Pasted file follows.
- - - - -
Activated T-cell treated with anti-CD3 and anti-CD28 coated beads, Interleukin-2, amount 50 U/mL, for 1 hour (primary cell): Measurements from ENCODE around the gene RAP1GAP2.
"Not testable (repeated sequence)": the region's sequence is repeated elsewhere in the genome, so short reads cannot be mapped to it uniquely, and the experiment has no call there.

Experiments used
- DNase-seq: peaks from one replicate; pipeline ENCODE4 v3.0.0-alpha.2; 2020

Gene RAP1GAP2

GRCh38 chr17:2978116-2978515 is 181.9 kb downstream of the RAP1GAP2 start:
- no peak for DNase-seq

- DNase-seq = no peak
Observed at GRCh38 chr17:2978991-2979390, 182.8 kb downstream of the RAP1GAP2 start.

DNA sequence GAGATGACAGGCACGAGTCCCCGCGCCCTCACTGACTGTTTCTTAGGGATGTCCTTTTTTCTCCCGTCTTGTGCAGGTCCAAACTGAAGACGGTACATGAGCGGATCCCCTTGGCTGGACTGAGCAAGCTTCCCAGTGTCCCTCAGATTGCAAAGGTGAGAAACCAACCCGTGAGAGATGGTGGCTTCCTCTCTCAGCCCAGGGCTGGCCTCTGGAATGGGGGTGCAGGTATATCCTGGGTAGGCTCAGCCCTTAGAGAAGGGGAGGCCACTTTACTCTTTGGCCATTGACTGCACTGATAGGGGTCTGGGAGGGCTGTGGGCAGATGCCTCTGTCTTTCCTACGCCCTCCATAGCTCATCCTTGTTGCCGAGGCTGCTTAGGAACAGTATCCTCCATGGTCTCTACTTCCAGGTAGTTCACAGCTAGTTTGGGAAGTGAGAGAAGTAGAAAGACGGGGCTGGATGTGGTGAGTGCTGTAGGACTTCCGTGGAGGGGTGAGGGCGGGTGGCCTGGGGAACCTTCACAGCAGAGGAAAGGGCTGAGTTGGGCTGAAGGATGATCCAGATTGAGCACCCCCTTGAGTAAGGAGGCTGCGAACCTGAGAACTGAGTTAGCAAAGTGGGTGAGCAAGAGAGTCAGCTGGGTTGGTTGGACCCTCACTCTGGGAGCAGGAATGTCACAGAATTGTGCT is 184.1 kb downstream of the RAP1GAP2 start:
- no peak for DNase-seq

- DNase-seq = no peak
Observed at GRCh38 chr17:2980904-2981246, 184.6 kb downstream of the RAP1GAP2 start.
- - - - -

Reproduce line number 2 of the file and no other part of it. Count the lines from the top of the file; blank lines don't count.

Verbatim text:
"Not testable (repeated sequence)": the region's sequence is repeated elsewhere in the genome, so short reads cannot be mapped to it uniquely, and the experiment has no call there.